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Benita recently started working as Digital Engagement Assistant at the Children’s Commissioner’s office. In this blog post we hear about her care leaver journey.

As a care leaver, I recently moved into my own flat, by far my biggest achievement so far. Now, thinking about my journey so far, I’m not sure anything could have prepared me for that transition. For the last five years, I was comfortable, ‘looked after’ and in a safe place that I called ‘home’. When I turned 18, my social worker started to prepare me for independent living, which involved being given a budget, being encouraged to buy and prepare my own food, and attending a money house course to enable me to budget effectively.

I also had to part ways with my advocator, my social worker and was introduced to my new Personal Advisor (PA). The relationship with my new PA was so different for me. It felt like my security blanket was gone and now I had to grow up and stand on my own two feet. There was support, but it wasn’t as frequent and if I needed help, I would have to contact the PA. I stayed with my foster carer post-18, but there were other options I could have taken that meant I would have been in semi-independent living. I think that this option would have moved me a step closer to independent living, but the thought alone was scary for me. 

With the help of my PA, I was allocated a flat, not far from my foster carer. At first, staying local wasn’t an issue for me, but now, I see it as a lifeline. Living on my own and having familiar surroundings, like knowing the local area and having support close by are the most important things in my life.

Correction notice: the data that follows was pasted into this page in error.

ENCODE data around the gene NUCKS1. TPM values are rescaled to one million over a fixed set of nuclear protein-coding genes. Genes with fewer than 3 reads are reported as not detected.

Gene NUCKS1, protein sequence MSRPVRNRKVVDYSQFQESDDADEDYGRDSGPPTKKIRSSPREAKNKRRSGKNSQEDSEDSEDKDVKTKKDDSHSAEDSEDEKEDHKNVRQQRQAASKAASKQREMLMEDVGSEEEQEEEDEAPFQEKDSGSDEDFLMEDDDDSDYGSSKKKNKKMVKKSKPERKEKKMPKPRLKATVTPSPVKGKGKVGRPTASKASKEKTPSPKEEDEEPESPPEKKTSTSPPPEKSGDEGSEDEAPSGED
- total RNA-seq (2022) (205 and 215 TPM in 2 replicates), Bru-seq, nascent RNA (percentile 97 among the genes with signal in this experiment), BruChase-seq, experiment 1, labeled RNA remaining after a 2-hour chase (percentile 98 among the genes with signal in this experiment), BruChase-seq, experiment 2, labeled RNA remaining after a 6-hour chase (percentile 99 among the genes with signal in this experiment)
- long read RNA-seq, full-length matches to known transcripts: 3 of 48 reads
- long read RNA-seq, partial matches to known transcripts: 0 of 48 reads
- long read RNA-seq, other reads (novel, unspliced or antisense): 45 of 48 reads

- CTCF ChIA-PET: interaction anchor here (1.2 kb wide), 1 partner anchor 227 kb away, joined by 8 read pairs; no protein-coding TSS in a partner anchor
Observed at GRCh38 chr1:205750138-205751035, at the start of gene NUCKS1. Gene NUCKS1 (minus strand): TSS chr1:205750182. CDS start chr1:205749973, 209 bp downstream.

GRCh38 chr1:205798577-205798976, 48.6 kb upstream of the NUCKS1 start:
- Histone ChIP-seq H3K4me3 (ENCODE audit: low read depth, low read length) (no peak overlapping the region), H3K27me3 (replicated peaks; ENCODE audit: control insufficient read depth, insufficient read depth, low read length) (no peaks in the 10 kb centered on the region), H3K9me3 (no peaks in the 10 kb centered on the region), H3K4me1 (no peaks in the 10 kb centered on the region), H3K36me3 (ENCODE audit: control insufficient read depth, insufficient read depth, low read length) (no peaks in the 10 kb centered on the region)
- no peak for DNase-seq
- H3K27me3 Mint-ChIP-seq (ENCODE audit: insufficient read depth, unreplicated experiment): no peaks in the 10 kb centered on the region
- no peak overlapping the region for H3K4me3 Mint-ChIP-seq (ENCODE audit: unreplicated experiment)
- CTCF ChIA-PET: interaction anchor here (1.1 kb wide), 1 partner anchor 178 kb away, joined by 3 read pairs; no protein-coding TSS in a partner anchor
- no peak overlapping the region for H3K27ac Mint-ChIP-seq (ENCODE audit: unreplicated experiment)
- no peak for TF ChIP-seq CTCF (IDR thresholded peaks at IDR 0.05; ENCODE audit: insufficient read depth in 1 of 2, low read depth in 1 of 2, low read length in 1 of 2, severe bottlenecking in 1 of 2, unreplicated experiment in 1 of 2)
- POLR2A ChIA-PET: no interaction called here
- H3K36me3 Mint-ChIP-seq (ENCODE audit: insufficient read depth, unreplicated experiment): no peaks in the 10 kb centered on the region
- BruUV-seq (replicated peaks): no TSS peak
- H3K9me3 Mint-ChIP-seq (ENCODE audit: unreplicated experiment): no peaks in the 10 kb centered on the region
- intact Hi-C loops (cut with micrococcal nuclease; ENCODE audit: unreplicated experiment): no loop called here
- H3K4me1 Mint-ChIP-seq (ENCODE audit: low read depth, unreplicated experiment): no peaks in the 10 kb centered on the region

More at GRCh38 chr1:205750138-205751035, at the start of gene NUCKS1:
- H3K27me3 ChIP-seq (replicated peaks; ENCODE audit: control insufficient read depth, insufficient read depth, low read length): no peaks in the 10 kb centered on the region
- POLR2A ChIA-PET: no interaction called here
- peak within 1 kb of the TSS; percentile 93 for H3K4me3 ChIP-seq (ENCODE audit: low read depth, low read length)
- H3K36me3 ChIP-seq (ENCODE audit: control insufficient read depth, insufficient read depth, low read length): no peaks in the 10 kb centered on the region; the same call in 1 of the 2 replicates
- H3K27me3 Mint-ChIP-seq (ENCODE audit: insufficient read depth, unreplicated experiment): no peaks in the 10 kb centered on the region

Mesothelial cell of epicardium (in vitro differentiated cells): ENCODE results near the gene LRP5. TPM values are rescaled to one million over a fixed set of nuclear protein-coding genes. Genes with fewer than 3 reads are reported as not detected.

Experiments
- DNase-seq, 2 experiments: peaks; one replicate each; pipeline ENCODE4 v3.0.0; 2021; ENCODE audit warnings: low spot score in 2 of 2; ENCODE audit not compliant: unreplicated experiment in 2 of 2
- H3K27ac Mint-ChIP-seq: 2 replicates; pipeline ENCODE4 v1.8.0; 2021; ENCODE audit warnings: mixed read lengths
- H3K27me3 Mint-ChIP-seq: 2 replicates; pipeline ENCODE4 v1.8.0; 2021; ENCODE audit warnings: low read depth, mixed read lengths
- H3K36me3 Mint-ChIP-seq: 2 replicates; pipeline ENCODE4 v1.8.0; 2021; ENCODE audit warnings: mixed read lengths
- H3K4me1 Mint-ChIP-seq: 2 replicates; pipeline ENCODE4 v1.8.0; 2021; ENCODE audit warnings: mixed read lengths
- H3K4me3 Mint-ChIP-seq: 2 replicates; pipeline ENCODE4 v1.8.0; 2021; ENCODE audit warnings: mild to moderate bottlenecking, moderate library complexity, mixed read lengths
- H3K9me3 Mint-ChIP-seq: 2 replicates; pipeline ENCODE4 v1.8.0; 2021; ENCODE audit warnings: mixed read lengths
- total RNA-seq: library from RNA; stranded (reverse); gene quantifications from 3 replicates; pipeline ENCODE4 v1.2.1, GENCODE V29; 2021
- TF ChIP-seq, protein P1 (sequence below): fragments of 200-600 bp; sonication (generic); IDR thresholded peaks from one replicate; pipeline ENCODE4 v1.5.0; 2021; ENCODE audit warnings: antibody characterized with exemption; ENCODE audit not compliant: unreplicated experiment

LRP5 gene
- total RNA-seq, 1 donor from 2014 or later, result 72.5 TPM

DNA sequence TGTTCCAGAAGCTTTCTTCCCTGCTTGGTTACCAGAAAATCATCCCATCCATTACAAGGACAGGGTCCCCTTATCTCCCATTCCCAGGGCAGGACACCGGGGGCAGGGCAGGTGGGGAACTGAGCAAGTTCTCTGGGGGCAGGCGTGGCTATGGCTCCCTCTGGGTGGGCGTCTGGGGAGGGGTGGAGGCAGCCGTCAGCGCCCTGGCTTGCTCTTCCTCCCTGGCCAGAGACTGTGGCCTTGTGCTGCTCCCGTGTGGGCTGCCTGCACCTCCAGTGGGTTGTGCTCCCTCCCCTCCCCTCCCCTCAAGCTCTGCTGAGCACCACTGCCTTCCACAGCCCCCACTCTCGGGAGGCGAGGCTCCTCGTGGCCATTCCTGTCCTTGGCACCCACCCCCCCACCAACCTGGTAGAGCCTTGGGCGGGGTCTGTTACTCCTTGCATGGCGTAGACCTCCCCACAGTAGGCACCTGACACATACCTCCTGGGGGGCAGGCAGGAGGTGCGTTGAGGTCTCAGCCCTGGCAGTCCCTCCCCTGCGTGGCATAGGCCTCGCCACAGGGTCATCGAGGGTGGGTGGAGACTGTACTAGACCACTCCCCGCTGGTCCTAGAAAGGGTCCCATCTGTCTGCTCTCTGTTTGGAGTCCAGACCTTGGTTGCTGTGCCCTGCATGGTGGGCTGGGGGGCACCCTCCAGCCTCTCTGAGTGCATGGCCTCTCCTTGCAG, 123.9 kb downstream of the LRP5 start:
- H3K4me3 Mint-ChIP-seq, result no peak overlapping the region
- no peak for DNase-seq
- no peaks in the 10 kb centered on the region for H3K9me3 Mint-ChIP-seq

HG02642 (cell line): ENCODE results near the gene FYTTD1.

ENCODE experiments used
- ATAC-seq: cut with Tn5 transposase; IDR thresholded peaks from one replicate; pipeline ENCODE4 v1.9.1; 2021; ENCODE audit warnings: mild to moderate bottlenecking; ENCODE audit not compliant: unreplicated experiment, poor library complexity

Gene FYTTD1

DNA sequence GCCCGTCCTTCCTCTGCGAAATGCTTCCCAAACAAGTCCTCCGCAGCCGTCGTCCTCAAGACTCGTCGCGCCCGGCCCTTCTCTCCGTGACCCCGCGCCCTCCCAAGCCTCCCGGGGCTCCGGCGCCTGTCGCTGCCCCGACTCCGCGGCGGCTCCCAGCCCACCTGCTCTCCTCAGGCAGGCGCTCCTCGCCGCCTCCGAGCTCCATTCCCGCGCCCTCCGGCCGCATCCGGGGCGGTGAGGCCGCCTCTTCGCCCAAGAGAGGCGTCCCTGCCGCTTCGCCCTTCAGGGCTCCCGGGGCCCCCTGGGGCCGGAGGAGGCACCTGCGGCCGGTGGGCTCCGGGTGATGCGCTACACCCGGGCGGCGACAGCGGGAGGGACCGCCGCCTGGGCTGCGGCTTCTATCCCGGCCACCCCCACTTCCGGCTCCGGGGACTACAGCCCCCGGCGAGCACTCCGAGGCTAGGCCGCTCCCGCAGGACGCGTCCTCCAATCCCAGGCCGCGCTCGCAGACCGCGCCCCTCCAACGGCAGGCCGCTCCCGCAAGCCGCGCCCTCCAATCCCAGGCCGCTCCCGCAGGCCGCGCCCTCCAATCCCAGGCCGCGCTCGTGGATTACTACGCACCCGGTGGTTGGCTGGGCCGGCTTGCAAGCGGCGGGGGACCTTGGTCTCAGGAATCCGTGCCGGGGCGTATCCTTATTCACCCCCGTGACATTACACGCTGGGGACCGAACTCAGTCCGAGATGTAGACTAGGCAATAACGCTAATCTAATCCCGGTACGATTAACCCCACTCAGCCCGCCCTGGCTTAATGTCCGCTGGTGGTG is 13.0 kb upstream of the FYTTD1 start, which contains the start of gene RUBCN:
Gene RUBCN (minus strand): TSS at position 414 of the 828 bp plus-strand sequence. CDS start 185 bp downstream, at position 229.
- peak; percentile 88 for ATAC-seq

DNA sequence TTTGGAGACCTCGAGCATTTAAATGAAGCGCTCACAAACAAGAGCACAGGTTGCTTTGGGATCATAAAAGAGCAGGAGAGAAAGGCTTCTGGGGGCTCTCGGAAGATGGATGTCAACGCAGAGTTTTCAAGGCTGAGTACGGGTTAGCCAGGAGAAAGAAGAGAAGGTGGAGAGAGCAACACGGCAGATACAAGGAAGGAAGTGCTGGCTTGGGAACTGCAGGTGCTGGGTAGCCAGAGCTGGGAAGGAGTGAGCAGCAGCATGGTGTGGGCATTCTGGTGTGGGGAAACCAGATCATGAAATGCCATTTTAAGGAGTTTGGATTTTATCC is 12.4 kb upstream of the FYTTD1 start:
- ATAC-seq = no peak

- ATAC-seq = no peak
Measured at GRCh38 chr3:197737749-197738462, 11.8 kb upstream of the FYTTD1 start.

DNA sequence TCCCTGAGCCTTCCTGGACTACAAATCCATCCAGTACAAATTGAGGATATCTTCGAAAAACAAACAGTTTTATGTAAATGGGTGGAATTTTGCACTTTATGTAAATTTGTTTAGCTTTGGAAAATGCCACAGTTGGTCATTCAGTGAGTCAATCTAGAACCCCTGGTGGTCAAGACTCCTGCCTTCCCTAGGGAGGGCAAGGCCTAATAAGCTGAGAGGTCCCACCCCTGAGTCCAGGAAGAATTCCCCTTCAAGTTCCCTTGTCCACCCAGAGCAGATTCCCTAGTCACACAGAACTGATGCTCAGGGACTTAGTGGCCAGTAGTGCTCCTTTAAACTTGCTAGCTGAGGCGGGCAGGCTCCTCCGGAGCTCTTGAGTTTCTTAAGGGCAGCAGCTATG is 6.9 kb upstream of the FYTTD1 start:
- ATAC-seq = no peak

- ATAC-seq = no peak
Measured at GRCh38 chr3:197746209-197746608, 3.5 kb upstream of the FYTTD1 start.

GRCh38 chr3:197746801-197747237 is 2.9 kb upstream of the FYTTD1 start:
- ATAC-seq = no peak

Living independently, in my own flat, has meant I’ve had to learn very quickly how to negotiate with several different agencies relating to my housing and getting needed repairs carried out. I have learnt how to decorate and budget so I’m able to live on limited funds. 

Being fully independent has made me more determined to achieve things in my life and has given me an optimistic outlook. This whole experience has really helped me discover new things about myself, for example I have faced many challenges and I’ve discovered that I’m a lot more resilient than I thought. I’ve been forced to come out of my comfort zone and navigate some of life’s experiences on my own and so far, I think I’m doing well. 

Going from security of a home to full independence is never easy. At times I feel very lonely, sometimes I wonder will this loneliness ever leave? I don’t know. That’s probably the next blog! 

Mental health issues are something other care leavers I have spoken to go through when moving out to live independently. If you are suffering, get help, reach out and stay in touch. Don’t withdraw from life. Socialising can improve your mood. Keeping in touch with friends and family means you have someone to talk to when you’re feeling low. Be more active- take up some form of exercise. There’s evidence that exercise can lift your mood even if it’s for 20 minutes or so. 

Try, to face your fears, don’t avoid the things you find difficult. When people feel low or anxious, they sometimes avoid talking to people so can lose their confidence. There was a point where I only ordered my groceries online to avoid interacting with people and getting on a bus. Now, I make going shopping a part of my weekly routine. 

Today as my journey continues, I just take one day at a time. 

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